There you have it, enough to give 2 people a hearty breakfast, lunch, dinner, the odd snack or two and even some baking if we wish, which was why I was glad to be able to buy the sultana's. We also like a spoon of them in our porridge, so extra all around, can't be bad!

According to the rules, I can use the odd stock cube, seasoning, tea, coffee, sugar from my cupboard.

As per normal, I will post our evening meals on my menu tab but the previous post, lists what we shall be eating. If I do pudding or baking I will show it in a daily post.

Making sure to use up all my veg from this week, I made us a Hungarian type vegetable soup for lunch today and tomorrow:
We will begin on Sunday breakfast. At the end of the week, I shall photograph what food is left which would count towards the next week.

I quite like this challenge though I rarely do them. DB doesn't mind at all, I simply said this is what we are doing for next week, check out the meals, any alterations? No says he and we are in agreement.

I think it would be an excellent way to cut our monthly food bill by even more, helping our rather depleted savings account to gather momentum once again. Not every week, just every now and then.

Wednesday, 21 January 2015

Food Challenge - updated

Welcome to Louise Tomlinson and Claire Jessica Miller via Bloglovin.

Sue, over at Our Quiet Life in Suffolk has posed the question, "can you eat well for £20 a week for 2 people". There are quite a few limits such as no yellow sticker food, nothing from your garden etc. Not quite sure why as in reality, if you were living on a low income, yellow sticker food would probably be in your equation. Also, if you had a garden, and had the sense to garden, it would feed you handsomely as the lovely Scarlet shows often enough on her blog The Finished Article

Despite having things already in my cupboards, I shall buy everything I need without going over the £20 limit. The main shop will be in either Aldi or Lidl, anything not bought there will come from one supermarket.

Breakfasts - Monday to Saturday - porridge oats for 6 days = 46p (price includes oats, milk, water, sugar and salt for both of us). Whilst we normally use organic rolled whole oats which would cost £1.25 for the 6 days mentioned, it would be far cheaper to use the cheapest oats. I'll let you know what we do for after shopping. Sunday - toast and jam - 15p (price reflects 4 slices home made bread 10p plus home made jam 5p)

Lunches - Home made vegetable soup - 2 meals, Home made Chicken & Mushroom Soup - 2 meals,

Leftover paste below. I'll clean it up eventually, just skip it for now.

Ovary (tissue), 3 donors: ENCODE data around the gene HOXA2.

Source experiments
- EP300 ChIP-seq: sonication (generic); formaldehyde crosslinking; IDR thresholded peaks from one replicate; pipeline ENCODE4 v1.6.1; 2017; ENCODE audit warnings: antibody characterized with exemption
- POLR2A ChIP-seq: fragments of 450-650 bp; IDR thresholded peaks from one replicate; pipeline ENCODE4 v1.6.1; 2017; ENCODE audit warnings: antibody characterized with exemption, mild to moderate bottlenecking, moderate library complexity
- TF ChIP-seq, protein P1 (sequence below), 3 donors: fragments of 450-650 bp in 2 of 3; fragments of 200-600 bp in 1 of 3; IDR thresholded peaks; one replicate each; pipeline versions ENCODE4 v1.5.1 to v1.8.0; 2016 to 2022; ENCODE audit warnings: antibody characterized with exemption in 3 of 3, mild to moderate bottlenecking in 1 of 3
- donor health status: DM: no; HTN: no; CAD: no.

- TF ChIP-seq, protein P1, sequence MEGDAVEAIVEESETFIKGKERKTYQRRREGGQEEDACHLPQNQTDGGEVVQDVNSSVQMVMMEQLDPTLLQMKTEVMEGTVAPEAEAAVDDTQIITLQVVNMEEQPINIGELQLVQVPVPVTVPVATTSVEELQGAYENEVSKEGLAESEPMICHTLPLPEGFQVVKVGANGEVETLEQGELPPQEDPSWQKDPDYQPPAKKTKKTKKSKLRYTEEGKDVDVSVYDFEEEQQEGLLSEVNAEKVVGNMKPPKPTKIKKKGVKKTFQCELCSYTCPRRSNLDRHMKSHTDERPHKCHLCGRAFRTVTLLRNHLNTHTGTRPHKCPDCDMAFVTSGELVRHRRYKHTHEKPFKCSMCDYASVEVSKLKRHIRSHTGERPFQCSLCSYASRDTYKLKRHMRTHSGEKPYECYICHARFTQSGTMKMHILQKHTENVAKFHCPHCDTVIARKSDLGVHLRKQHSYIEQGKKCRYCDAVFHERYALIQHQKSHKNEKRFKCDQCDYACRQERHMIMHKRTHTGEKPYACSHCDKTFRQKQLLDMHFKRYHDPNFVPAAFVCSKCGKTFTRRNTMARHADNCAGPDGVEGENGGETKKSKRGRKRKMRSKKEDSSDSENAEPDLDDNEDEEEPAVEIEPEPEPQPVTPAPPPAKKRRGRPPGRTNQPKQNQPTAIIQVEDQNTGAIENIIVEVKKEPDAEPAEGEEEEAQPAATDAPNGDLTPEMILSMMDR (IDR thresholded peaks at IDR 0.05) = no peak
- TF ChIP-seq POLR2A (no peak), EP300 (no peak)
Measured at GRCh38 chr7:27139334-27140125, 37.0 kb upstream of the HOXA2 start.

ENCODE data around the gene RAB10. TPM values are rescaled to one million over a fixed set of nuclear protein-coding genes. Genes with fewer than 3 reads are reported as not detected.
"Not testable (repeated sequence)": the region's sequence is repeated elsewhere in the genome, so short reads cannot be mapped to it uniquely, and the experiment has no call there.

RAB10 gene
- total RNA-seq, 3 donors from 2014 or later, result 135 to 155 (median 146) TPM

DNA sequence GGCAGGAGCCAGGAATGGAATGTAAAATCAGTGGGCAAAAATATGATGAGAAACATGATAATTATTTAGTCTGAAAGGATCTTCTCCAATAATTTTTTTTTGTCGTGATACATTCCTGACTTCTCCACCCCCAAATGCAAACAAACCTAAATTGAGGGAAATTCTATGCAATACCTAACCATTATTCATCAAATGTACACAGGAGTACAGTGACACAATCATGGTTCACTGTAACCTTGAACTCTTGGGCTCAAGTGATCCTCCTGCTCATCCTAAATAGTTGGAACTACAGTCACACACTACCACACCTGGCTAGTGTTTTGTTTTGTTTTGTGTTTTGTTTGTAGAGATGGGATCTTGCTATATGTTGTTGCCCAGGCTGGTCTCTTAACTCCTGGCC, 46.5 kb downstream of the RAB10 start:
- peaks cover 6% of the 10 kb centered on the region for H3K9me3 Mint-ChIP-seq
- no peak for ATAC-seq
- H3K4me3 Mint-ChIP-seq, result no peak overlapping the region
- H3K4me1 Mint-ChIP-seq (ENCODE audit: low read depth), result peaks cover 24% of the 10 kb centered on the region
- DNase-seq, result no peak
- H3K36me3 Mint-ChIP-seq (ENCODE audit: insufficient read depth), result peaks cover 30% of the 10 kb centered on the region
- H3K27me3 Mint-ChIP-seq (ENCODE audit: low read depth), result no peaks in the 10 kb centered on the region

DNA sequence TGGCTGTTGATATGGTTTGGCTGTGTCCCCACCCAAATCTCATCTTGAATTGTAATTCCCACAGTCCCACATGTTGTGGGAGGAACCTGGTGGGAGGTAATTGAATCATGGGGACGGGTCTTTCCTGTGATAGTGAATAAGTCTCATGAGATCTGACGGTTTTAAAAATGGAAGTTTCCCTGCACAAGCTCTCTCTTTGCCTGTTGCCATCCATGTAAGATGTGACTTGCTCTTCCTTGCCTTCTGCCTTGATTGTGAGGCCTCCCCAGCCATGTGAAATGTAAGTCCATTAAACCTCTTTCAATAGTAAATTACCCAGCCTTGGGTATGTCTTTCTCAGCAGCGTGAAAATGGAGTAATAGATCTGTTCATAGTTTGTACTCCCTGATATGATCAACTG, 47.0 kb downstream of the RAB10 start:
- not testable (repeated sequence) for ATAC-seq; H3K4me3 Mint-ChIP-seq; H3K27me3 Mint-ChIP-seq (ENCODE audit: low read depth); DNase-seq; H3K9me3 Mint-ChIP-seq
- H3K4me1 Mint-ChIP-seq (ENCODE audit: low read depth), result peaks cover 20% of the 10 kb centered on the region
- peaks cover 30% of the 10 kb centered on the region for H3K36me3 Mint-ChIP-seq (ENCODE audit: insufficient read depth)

Beans on Toast, Cheese on Toast, Eggs on Toast.

Evening Meals - Roast chicken for 2 nights (bones & skin towards soup), roast pepper & courgette pasta, impossible quiche for 2 nights, egg, chips & beans, toast - (we eat out on our walking day so only have toast for tea).

As our home made bread is so cheap and we shall have eggs and milk to spare, maybe a bread and butter pudding will be made to feed us over 2 nights. We don't often have pudding but it would be a nice treat after the roast chicken dinner. We could also have toast if hungry and I will be budgeting for butter as opposed to spread. I also make a litre of yoghurt each week, so again, that plus some wild fruit from the freezer, could be eaten.

Herewith things I need to buy and have already roughly costed, but of course it might be different on the day we shop. I shall add revised prices then:

1 small chicken 2.85,
4 litres of milk 1.78, 
500g pasta 45p
potatoes 1.89, 0.99p, 0.90p
carrots 49p,
courgettes 89p,
peppers 95p,
onions 59p,
1/2 white cabbage 35p,
mushrooms 89p,
sage & onion stuffing 37p,
300ml crème fraiche 79p,
12 eggs 1.58p, 1.55p, 0.03p
1 x Butter 89p,
porridge oats 75p, 85p, .10p
cheese 350g 1.75p, 1.30p, 0.45p
2 tins baked beans 48p,
2 tins chopped tomatoes 62p,
1.5kg bread flour 75p,
yeast 59p,
sultana's added, 84p

Total = £19.70 now £19.26 leaves us 74p still to spend!

I do still have fresh fruit in the fridge such as apples and pears so I shall cost those out if and when we use them so they don't get wasted. It will be interesting to see how it goes but we are always careful with shopping, would normally bulk buy when applicable, but not for this week.

Tuesday, 20 January 2015

Suits and needlepoint

First of all, a warm welcome to Jan Bird via Bloglovin.

We were away this weekend having the final fitting on the wedding suits. None required any more adjustment so the final payment was made. Suits, ties, shirts all done. FDiL has bought matching socks but we didn't get to see them as she was away on her relaxing spa hen party!

Although there was a smattering of snow as we drove over the hills, the road was clear. Yesterday not so, as can be seen by this photograph from DS on his way to work, 2" of ice and more snow than the other day: